Foreign investment trends in the July 2022 quarter, and their implications

Samy Mansour, David Landy, Andrew Hay, Danielle Crowe and Mariam Azzo
16 Dec 2022
Time to read: 2.5 minutes

Greater scrutiny of foreign investment applications is revealed by the latest Treasury report.

Treasury has released its first quarterly report (for the period 1 July 2022 to 30 September 2022) on foreign investment in Australia, providing a useful snapshot of recent trends in foreign investment.  Its next quarterly report, due in February 2023, will provide a comparison of quarterly data.

The report has been published because the evaluation of the 2021 foreign investment reforms found that enhanced public performance reporting, in addition to the FIRB Annual Report and reporting against regulator performance indicators, would improve the transparency of foreign investment regulation in Australia. Treasury will publish future quarterly reports 4-6 weeks after the end of the relevant quarter, including comparisons of quarterly data.

We examine the findings for commercial investment proposals, ie. all investments other than residential real estate.

Who’s investing in Australia?

The United States continued to be the top source of investments into Australia for the quarter ($11.5 billion), followed by Canada ($6.7 billion), Singapore ($4.8 billion) and China ($1.7 billion).  The top 10 countries investing in Australia were rounded out by Thailand, Sweden, Germany, UK, Japan and South Africa.

Total approved commercial investments for the quarter amounted to $48.6 billion compared to an average quarterly commercial investment of $82.6 billion for the 2021 / 2022 financial year and $56.8 billion in the 2020 / 2021 financial year.

What sectors are attracting foreign investment?

Over the quarter, commercial real estate was the most popular industry sector by value, followed by services, and mineral exploration and development.  The following sectors also featured: finance and insurance, manufacturing, electricity and gas, and agriculture.

Investments approved with conditions

Nearly half of the number of investment proposals approved in the quarter were approved with conditions (198 out of 404 proposals), which is slightly below the average for 2021 / 2022. However, by value, just over 73.4% of investment approvals ($35.5 billion out of $48.6 billion) had conditions imposed on them for the quarter (against 81.8% for 2021 / 2022).

Withdrawn applications

The proportion of withdrawn applications for the quarter was relatively low (about 10%). Proposals can be withdrawn for a number of reasons, including:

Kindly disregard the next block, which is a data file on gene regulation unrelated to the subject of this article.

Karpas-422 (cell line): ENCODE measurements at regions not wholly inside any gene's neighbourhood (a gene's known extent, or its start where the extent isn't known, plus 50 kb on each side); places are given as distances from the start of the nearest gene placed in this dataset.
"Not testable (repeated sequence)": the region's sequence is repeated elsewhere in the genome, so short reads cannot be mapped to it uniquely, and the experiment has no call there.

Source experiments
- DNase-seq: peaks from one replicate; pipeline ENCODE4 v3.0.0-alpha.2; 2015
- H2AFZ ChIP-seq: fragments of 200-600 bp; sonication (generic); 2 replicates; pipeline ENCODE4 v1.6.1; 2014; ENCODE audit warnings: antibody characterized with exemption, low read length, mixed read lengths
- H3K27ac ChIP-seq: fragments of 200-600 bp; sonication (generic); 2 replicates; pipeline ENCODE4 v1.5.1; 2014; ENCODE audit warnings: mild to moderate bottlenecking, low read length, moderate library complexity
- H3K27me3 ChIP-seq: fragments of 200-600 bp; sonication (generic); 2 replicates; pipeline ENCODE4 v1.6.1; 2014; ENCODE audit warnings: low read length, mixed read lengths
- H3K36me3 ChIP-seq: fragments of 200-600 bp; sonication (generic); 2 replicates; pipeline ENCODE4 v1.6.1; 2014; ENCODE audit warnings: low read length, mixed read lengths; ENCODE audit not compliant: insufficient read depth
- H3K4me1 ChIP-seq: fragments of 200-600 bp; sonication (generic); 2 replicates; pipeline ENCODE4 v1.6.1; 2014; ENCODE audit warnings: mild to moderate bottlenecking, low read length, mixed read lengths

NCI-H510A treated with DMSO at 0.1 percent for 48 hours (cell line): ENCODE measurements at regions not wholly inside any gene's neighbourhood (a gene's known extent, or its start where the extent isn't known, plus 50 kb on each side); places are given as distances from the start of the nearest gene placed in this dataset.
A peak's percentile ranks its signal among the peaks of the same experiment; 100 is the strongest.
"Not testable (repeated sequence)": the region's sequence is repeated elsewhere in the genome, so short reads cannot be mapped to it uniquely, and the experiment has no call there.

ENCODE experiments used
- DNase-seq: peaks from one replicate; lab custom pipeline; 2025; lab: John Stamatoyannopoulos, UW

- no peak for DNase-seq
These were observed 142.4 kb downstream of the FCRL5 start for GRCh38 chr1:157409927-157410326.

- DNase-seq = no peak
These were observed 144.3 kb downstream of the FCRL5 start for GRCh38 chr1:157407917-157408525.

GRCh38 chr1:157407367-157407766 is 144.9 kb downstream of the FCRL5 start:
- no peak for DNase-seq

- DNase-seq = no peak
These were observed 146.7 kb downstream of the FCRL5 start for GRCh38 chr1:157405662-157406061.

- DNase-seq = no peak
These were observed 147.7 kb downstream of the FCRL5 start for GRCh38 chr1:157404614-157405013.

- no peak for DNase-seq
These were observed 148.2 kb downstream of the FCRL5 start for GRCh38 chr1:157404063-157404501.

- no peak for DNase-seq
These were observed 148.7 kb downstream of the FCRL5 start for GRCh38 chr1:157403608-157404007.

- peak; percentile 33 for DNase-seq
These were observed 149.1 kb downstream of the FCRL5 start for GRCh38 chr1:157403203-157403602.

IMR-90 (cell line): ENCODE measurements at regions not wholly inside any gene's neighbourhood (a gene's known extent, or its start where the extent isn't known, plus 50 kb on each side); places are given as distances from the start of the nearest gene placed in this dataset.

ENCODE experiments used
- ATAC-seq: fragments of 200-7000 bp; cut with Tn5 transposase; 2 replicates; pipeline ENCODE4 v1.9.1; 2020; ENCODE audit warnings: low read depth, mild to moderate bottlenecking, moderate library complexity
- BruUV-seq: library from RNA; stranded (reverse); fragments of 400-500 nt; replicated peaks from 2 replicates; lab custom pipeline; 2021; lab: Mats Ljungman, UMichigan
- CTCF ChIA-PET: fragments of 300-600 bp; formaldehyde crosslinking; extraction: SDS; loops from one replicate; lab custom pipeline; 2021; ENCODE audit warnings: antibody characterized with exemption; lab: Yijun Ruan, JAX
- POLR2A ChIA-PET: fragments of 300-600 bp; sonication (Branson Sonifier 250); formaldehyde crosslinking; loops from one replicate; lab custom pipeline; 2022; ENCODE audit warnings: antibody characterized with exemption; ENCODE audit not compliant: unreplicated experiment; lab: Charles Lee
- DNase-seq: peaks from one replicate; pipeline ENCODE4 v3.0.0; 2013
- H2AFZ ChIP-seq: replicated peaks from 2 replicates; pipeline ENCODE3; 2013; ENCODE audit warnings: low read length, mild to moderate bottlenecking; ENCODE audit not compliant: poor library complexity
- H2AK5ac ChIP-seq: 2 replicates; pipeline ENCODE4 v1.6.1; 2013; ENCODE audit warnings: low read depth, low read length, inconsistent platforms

• the transaction did not proceed (for example, the investor halted or deferred a purchase, or lost in a competitive tender process, or the proposed sale was withdrawn from market);
  • changes to investor consortium compositions; or
  • the proposal was incorrectly lodged.

National security applications

According to the report, there were 37 applications (out of 404 proposals) relating to national security actions which would not have been captured prior to January 2021 (which is when changes relating to notifiable national security actions took effect), with 30 mandatory and 7 voluntary notifications. 

Processing times

The median processing time for commercial investment proposals for the quarter was 44 days, a decrease from 52 days in 2021 / 2022. About a quarter of proposals were considered in 30 days or less, and about 42% in 31 to 60 days.

While the report attributes the decrease in median processing times to greater efficiencies within Treasury, the Chair of the Foreign Investment Review Board (FIRB) recently emphasised that:

“some applications will take longer to assess than others as they will attract more attention from Treasury and consultation partners because they require a more detailed assessment of whether they are in the national interest, including what risks exist and what mitigations might be possible. This takes time – usually because we are working to find a way to approve an application”.

Looking forward, FIRB has warned that applications received after 30 November 2022 may not be processed before the Christmas / New Year holiday period (with the Treasury and the Australian Taxation Office closed from 23 December 2022 to 3 January 2023) which will affect processing times.

Key takeaways for future foreign investment in Australia

While the sources of, and targets for, foreign investment in Australia remain stable, and the statistics reflect the particular circumstances over the last quarter, there are some general trends for investors to note:

  • higher value investment proposals are more likely to be subject to conditions; and
  • the bulk of processing times (while generally decreasing) exceed the statutory period for review.

Both of these are the result of greater scrutiny from Treasury and FIRB, including the new national security actions triggers. They can, however, be mitigated to some degree by careful anticipation of the regulator’s concerns, and an application that meets those concerns from the start.

If you’d like to know more about how your foreign investment application could be affected by these trends, please contact us.

Clayton Utz communications are intended to provide commentary and general information. They should not be relied upon as legal advice. Formal legal advice should be sought in particular transactions or on matters of interest arising from this communication. Persons listed may not be admitted in all States and Territories.